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Took a trip across the country last week...

In the past week I found myself on a little trek. Due to some situational factors, my sister decided to move back to Nova Scotia, from British Columbia, along with two of her children and dog. She spent a week with her eldest daughter in Alberta, and I ended up flying across the country to drive the car and dog back to the coast while she flew back with the kids.

My trek started on Saturday, boarding a plane here in Sydney and flying to Calgary, with stops in Halifax, Montreal and Vancouver (yup, flew from one coast to the other to circle back to my destination east of the Rockies… that's efficient Razz ). The trip took about 14 hours of flight and airport time, and, while lengthy, wasn't too bad, and was fairly painless. I met my sister in a hotel near the airport, spent the night and saw them off to the airport in the morning and began my 5,300 km drive back to the coast.

The dog is a border collie maybe 8 months old (and I'd never met it before)… very high energy, bouncy thing. Luckily, it was very well behaved on the drive, and decided early on that I was something of an authority figure… I was the only person in the car dealing with it for four days, so if it didn't want to listen to me, it could have been problematic. For the vast majority of the trip, the very energetic dog just laid down in the back seat and didn't complain or get out of hand. I'd drive for 5 or so hours at a time, stopping to refuel and let the dog out to pee. The time between, the dog was basically quiet. If nothing else, though the dog was very well behaved, the trip cemented my lacking desire to own a dog Wink I'm just not a dog person.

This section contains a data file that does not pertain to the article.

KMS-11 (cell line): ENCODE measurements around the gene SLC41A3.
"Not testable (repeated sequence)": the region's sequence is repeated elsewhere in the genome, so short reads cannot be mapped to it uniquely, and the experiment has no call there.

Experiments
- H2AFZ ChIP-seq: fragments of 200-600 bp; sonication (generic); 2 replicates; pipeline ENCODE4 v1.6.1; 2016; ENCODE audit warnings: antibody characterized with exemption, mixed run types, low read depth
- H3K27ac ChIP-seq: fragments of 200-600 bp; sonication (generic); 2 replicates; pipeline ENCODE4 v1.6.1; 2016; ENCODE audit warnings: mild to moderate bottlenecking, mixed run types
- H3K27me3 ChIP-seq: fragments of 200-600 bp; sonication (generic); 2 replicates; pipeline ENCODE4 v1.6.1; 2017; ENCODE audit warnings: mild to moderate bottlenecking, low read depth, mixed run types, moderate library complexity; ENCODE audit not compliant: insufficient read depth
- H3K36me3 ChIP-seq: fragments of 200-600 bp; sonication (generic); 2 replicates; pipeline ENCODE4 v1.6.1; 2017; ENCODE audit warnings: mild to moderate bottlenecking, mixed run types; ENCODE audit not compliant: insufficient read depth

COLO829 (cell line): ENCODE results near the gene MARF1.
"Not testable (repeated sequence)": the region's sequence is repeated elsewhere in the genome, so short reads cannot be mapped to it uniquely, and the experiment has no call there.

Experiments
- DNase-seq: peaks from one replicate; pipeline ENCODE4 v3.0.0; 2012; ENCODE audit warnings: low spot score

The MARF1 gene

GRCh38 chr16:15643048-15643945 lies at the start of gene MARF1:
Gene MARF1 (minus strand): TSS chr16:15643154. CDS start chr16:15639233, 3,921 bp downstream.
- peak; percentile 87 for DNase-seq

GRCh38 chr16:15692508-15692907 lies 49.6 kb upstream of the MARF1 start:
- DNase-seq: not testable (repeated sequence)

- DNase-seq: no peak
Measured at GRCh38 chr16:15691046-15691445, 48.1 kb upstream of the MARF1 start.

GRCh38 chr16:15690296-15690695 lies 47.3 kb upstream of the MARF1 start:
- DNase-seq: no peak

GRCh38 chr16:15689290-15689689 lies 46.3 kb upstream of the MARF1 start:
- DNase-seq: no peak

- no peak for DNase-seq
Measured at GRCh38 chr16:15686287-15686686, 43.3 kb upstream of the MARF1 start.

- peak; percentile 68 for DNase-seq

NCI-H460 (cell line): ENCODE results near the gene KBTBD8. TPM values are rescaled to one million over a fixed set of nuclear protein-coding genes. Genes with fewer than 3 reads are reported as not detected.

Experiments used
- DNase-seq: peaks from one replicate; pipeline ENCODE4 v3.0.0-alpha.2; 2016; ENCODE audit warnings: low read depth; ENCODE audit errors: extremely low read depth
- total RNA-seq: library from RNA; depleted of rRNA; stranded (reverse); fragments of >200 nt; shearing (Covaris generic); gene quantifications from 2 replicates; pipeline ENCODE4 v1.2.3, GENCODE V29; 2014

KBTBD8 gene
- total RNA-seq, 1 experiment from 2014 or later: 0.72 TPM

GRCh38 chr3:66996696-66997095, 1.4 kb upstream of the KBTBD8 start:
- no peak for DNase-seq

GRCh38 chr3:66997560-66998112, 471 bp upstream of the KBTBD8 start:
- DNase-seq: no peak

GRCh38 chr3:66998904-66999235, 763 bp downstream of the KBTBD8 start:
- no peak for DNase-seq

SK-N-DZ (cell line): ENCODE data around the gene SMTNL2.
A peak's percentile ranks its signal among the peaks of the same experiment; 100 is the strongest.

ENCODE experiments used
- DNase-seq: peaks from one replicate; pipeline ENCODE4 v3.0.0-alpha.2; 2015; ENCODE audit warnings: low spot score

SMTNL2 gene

My first day took me across three provinces, from Calgary, Alberta to Kenora, Ontario in about 15 hours. Day two took me from Kenora to North Bay, Ontario in about the same. Day three took me from North Bay to Riviere-du-Loup, Quebec, and day four brought me all the way home in about 10 hours or so. Though I didn't get out of the car much, I was able to get a sense of various regions across the country, and scouted (from a distance) several of the communities I'd applied for jobs in through the past several months, getting a sense of their surrounding ecosystems and topography.

Given that I have an interest in ecosystems, much of the drive provided interesting things to see for me, even in areas where others might say "there's nothing there!" Really, there were only two expanses of road that were tedious due to lack of interest; eastern Saskatchewan through western Manitoba, which was dominantly flat prairie with moderately poor road condition, and northern Ontario, between about Beardmore and Hearst, which was MUCH straighter than I expected for a road through Canadian shield, and bordered by old clearcuts and homogenous boreal forest… it might not have seemed as bad had the speed limit through it all not been 90kmh or less.